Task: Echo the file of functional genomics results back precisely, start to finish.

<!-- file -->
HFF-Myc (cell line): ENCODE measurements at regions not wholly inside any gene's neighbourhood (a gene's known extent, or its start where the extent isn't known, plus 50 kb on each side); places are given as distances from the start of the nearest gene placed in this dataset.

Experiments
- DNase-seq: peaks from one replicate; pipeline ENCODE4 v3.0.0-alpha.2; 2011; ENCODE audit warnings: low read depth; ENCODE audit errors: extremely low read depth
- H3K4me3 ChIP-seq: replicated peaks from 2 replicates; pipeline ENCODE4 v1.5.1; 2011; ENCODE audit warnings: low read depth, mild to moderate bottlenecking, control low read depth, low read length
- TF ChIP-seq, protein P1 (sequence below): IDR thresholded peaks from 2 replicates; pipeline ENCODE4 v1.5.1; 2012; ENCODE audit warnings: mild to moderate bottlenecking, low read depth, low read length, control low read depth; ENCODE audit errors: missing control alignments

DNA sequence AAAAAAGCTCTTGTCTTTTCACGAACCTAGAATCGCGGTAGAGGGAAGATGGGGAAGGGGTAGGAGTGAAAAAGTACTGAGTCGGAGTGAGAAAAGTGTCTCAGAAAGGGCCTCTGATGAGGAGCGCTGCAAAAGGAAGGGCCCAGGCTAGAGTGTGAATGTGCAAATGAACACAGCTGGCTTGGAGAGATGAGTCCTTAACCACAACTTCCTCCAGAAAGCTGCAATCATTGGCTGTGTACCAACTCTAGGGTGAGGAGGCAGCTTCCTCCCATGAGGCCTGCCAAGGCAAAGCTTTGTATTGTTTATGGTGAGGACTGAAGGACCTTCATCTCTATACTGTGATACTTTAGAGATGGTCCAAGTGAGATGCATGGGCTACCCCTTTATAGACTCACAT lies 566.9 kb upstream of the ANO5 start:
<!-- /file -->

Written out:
HFF-Myc (cell line): ENCODE measurements at regions not wholly inside any gene's neighbourhood (a gene's known extent, or its start where the extent isn't known, plus 50 kb on each side); places are given as distances from the start of the nearest gene placed in this dataset.

Experiments
- DNase-seq: peaks from one replicate; pipeline ENCODE4 v3.0.0-alpha.2; 2011; ENCODE audit warnings: low read depth; ENCODE audit errors: extremely low read depth
- H3K4me3 ChIP-seq: replicated peaks from 2 replicates; pipeline ENCODE4 v1.5.1; 2011; ENCODE audit warnings: low read depth, mild to moderate bottlenecking, control low read depth, low read length
- TF ChIP-seq, protein P1 (sequence below): IDR thresholded peaks from 2 replicates; pipeline ENCODE4 v1.5.1; 2012; ENCODE audit warnings: mild to moderate bottlenecking, low read depth, low read length, control low read depth; ENCODE audit errors: missing control alignments

DNA sequence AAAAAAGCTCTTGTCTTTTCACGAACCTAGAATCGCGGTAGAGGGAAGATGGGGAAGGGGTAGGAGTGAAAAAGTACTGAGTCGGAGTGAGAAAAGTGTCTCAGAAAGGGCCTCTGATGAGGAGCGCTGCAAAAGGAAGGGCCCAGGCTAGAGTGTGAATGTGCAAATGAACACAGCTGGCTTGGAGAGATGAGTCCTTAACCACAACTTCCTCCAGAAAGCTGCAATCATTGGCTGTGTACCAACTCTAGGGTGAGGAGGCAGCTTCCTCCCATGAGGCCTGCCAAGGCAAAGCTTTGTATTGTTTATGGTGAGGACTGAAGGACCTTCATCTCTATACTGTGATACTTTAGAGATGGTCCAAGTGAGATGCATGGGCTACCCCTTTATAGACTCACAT lies 566.9 kb upstream of the ANO5 start: